In the past several decades, CBD oil has gained rapid popularity not only for its relaxing properties, but for its potential health benefits as well.
If you’ve been following the fight to legalize medical marijuana in the United States, you may have heard of CBD oil before, but just what exactly is it and what does it do?
In this comprehensive guide, we’re going to go far beyond those two questions and delve into the history of CBD, its uses, side effects, legality, and even show you how to make it at home.
By the time you’re done reading, you’ll know everything there is to know about CBD oil.
What is CBD Oil?
CBD, also called Cannabidiol, is just one of 85 different chemical compounds in marijuana plants. CBD oil is derived from hemp, or cannabis grown with very little THC (often less than 0.3%).
We refer to marijuana as cannabis grown for its psychoactive effects, and hemp as cannabis grown for its practical uses as a fiber.
Unlike THC, which is another compound found in cannabis plants, CBD oil is not psychoactive or intoxicating and has shown strong signs of being an effective treatment for a variety of diseases and mental health disorders.
A Brief History of CBD Oil
While it didn’t gain much attention in the United States until the 1990s, scientists have known about CBS oil for decades, and hemp has been used medicinally for centuries – there’s even evidence that it was used to treat epilepsy as early as 1800 BC in ancient Sumer.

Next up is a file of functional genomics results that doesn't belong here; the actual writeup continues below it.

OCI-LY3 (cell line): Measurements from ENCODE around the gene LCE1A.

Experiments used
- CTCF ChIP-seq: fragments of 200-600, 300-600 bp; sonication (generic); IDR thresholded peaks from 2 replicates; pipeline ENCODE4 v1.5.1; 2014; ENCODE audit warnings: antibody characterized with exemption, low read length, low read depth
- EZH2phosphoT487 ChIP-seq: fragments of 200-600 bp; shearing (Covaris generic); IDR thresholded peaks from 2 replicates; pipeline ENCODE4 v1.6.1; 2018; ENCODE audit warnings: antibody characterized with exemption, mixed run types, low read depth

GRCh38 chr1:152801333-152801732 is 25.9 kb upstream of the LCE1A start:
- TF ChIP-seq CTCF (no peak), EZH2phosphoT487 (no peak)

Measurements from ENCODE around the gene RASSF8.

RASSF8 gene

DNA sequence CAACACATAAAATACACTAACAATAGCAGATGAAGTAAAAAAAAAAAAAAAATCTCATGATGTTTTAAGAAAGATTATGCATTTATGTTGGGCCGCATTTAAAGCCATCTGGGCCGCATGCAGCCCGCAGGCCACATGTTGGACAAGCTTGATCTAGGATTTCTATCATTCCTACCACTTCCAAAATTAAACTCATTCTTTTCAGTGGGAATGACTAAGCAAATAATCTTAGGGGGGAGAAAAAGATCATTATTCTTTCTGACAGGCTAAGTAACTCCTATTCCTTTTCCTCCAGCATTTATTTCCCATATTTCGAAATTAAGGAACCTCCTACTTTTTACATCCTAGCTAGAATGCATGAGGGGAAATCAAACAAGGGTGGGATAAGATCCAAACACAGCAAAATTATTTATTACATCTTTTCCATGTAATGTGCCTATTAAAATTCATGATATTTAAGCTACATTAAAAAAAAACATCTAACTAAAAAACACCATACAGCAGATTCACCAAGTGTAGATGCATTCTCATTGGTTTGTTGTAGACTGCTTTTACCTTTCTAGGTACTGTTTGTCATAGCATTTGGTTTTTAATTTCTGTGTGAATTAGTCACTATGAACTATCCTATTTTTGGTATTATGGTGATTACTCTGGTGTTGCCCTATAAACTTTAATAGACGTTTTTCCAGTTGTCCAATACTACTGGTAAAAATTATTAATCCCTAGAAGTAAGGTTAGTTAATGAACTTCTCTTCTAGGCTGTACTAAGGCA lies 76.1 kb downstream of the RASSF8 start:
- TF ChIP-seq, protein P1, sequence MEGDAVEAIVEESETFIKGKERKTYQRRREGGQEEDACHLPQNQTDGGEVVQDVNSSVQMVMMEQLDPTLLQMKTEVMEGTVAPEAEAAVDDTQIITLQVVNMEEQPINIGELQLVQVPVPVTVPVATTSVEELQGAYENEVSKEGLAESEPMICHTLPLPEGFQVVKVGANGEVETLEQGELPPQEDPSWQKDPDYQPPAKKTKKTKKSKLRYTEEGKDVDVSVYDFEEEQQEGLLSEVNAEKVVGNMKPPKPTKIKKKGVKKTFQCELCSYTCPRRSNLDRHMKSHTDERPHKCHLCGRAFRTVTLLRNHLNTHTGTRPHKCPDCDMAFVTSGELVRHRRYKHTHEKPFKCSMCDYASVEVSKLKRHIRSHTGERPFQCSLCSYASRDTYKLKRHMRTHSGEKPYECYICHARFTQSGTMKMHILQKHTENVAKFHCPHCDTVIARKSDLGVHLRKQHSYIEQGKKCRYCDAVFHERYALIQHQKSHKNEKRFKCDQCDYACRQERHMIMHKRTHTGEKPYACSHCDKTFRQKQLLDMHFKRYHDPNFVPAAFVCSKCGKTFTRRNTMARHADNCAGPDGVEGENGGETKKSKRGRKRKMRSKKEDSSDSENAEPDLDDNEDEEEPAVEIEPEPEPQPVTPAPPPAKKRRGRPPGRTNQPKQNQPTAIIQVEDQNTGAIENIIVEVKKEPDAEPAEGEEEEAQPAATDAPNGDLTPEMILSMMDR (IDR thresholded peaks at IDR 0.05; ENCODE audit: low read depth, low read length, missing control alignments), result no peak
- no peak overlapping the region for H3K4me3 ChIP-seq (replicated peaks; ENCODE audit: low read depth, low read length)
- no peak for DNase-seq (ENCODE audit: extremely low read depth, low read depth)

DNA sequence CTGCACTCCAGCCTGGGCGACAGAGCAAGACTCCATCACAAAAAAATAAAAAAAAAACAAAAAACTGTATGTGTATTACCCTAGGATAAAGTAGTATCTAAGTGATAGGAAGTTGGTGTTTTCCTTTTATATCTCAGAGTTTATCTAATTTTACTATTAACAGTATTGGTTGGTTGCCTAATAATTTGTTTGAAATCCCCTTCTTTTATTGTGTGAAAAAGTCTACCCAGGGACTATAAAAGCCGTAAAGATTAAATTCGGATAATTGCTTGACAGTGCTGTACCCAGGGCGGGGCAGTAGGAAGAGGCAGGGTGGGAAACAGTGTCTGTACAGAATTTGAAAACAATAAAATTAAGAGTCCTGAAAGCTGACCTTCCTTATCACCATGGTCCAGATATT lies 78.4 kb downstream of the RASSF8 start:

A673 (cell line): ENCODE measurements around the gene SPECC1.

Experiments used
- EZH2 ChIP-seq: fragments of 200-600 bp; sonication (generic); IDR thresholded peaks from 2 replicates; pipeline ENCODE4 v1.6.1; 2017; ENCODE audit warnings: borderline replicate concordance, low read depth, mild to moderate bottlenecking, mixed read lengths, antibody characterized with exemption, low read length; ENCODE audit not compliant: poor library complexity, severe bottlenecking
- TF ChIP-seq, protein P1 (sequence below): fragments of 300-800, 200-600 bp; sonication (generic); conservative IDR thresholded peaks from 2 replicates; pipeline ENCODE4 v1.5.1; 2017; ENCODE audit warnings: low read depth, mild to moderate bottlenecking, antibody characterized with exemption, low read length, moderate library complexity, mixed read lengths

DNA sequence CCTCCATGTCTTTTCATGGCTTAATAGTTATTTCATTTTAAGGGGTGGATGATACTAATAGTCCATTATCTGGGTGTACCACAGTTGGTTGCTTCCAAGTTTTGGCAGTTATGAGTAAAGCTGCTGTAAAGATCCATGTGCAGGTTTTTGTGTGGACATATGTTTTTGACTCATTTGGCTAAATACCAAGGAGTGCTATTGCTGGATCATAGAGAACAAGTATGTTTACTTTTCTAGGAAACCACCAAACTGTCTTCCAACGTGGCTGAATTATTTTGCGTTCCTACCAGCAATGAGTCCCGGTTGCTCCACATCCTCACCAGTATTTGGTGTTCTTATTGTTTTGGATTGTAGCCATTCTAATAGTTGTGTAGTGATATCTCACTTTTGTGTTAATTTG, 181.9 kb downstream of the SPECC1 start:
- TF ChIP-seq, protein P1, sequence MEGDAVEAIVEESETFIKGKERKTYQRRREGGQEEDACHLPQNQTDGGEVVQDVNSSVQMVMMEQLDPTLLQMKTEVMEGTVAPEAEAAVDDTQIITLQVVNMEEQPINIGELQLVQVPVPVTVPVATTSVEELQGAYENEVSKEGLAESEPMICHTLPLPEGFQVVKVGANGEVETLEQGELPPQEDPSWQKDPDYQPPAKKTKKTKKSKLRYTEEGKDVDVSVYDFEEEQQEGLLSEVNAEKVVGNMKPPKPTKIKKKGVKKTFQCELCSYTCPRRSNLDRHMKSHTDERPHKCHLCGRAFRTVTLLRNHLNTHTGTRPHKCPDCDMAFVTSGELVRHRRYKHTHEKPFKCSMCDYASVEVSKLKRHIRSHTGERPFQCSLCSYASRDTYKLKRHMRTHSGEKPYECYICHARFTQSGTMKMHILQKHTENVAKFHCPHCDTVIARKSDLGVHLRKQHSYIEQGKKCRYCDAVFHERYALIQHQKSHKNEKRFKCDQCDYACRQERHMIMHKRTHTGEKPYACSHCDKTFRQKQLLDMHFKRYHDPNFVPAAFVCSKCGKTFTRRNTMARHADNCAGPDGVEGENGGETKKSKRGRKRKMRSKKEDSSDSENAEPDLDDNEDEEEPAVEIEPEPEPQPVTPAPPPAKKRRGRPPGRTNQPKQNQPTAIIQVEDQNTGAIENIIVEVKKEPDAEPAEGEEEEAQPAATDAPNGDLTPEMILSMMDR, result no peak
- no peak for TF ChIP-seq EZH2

CBD was first isolated from hemp in 1940 by researchers at the University of Illinois. For the chemistry buffs out there, here is the original research paper.
Even though they had isolated Cannabidiol and determined its molecular structure, scientists still didn’t understand much about it, namely how it interacted with the human body.
It was not until the 1970’s that CBD oil began to be studied for its therapeutic properties, particularly its ability to suppress nausea in chemotherapy patients and increases appetite in AIDS patients.
Today, the known benefits of CBD oil, particularly its ability to treat children suffering from severe epilepsy, has been a driving factor in the fight to legalize medical marijuana and an increase in serious research efforts.
While we still have ways to go, progress is slowly being made.
Is CBD Oil Legal in All U.S. States?
Since the enactment of the Controlled Substances Act in 1970 prohibited the growth of cannabis plants in the United States, legalization has been a slow process.
But one state at a time, the cannabis, also called hemp, used to make CBD oil is regaining its legality.
At the time of writing this article, 31 U.S. states allow the growth of industrial hemp, with the newest addition to the list being North Carolina.
States That Allow Growing Industrial Hemp: